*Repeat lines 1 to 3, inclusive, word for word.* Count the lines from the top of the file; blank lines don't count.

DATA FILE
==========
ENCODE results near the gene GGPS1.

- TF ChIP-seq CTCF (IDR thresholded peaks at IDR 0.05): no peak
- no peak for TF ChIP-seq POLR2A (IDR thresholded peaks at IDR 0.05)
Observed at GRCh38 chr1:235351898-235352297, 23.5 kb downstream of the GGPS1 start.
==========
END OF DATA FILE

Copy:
ENCODE results near the gene GGPS1.

- TF ChIP-seq CTCF (IDR thresholded peaks at IDR 0.05): no peak
- no peak for TF ChIP-seq POLR2A (IDR thresholded peaks at IDR 0.05)